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ORIGINAL ARTICLE
Year : 2018  |  Volume : 6  |  Issue : 1  |  Page : 6-15

A study of depression and Metabolic Syndrome (Mets) in patients of Type 2 Diabetes Mellitus (T2DM) at rural Tertiary Care Hospital


1 Assistant Professor, Department of General Medicine, Swami Ramanand Tirth Rural Government Medical College, Ambajogai, Maharashtra, India
2 Professor, Department of General Medicine, Swami Ramanand Tirth Rural Government Medical College, Ambajogai, Maharashtra, India
3 Associate Professor, Department of General Medicine, Swami Ramanand Tirth Rural Government Medical College, Ambajogai, Maharashtra, India

Correspondence Address:
A Mundhe Sanjay
Assistant Professor, Department of General Medicine, Swami Ramanand Tirth Rural Government Medical College, Ambajogai, Maharashtra
India
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Source of Support: None, Conflict of Interest: None


DOI: 10.4103/2321-7006.302650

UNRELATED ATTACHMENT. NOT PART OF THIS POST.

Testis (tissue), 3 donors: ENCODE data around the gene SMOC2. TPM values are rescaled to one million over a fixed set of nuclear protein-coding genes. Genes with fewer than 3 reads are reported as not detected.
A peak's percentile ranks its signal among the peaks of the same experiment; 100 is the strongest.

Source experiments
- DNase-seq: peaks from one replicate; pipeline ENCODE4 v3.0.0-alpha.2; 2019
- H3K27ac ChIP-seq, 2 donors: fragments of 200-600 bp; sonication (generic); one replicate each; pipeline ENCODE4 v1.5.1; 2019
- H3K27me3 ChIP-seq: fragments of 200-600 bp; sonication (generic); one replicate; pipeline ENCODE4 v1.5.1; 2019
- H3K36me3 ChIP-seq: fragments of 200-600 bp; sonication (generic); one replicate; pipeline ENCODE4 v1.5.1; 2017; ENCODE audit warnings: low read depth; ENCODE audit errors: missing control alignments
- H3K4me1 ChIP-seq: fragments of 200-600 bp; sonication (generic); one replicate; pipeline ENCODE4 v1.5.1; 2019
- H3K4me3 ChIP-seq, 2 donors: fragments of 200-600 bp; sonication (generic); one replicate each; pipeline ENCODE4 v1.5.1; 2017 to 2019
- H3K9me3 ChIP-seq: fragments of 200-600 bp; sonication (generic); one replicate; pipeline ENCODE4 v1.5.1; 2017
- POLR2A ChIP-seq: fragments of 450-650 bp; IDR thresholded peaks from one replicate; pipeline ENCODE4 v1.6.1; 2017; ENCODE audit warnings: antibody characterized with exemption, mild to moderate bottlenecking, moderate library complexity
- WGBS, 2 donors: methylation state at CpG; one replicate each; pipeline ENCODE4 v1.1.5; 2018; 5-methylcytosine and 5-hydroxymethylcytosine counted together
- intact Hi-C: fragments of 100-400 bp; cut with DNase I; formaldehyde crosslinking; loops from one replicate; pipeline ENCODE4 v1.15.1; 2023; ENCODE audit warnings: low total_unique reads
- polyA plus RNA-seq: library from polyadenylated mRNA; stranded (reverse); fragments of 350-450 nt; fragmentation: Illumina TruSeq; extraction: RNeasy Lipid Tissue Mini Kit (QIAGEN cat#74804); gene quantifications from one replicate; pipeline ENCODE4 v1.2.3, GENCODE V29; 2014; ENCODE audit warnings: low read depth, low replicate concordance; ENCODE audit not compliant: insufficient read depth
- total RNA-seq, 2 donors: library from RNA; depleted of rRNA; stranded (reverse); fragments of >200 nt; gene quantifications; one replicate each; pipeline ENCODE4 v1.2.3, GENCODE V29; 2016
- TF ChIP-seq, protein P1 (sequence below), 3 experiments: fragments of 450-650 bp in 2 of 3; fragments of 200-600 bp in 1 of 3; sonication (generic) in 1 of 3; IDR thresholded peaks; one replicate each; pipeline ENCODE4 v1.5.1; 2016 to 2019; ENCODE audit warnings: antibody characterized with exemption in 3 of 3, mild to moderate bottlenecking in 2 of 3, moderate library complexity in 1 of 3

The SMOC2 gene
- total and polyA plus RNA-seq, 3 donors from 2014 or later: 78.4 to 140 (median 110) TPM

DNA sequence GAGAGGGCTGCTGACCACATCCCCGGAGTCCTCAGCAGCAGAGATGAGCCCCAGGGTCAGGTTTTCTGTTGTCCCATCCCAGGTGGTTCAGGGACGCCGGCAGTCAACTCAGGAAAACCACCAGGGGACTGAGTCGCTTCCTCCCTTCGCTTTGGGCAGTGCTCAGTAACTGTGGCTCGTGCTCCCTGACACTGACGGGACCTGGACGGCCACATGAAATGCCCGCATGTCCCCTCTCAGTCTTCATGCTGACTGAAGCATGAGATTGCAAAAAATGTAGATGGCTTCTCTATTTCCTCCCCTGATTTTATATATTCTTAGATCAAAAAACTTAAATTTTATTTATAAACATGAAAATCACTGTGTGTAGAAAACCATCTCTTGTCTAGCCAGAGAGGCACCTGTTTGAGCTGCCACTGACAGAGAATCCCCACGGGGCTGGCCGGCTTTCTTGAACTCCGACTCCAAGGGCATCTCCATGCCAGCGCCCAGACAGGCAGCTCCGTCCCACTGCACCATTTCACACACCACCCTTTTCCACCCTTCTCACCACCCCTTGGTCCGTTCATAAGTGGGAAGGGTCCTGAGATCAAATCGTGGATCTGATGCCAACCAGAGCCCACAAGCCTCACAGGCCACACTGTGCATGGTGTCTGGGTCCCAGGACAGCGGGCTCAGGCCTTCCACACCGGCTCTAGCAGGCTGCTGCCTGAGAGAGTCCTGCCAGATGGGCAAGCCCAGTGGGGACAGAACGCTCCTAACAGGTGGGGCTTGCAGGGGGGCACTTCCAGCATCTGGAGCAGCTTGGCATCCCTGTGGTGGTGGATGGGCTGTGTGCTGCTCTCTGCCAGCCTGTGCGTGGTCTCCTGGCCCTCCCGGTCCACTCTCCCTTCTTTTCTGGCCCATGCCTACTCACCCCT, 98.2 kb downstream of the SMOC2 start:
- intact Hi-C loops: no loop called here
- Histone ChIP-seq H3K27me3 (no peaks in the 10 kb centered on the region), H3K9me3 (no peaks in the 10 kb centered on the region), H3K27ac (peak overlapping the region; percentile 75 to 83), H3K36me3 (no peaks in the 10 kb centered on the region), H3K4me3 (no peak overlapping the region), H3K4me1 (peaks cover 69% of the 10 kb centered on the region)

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Background: Co-morbid depression may occur among diabetic patients, and may be associated with poor outcomes. However, despite large diabetic population, literature of depression in T2DM from India is scare. Objective: Our aim was to measure the proportion of depression and metabolic syndrome (Mets) in T2DM in rural population and to determine the association of depression with different demographic and clinical parameters. Methods: This cross-sectional study was done at the out-patient clinic of rural tertiary care hospital in central India. Cases were eligible patients with T2DM. Depression and Mets were assessed with patient health questionairre-9 (PHQ-9) and IDF criteria respectively and their relationship with sociodemographic and clinical profile including complications were analyzed. Results: Total 300 patients (58.67% females) were evaluated. The proportion of depression and Mets were 25.3%&45.3% respectively. Severe depression (PHQ score ≥15) was present in 13 (17.11%), moderate depression (PHQ score 10-14) in 28 (36.84%), and mild depression(PHQ score 5-9) in 35 (46.05%) of subjects. Depression and Mets were significantly more prevalent in females (33% vs 14.5%) and (53.4% vs. 33.9%) respectively. Patients having comorbid depression and Mets had significantly higher fasting plasma glucose, hypertension, TG, BMI, longer duration of diabetes and lower HDL-C while those with depresion also had significantly higher proportion of pill burden and various complication of T2DM (p<0.05). Conclusions: Our study demonstrates comparatively lower proportion of depression in T2DM patients from rural population. Variety of demographic and clinical parameters are associated with depression in T2DM and those patients should be routinely evaluated for depression.


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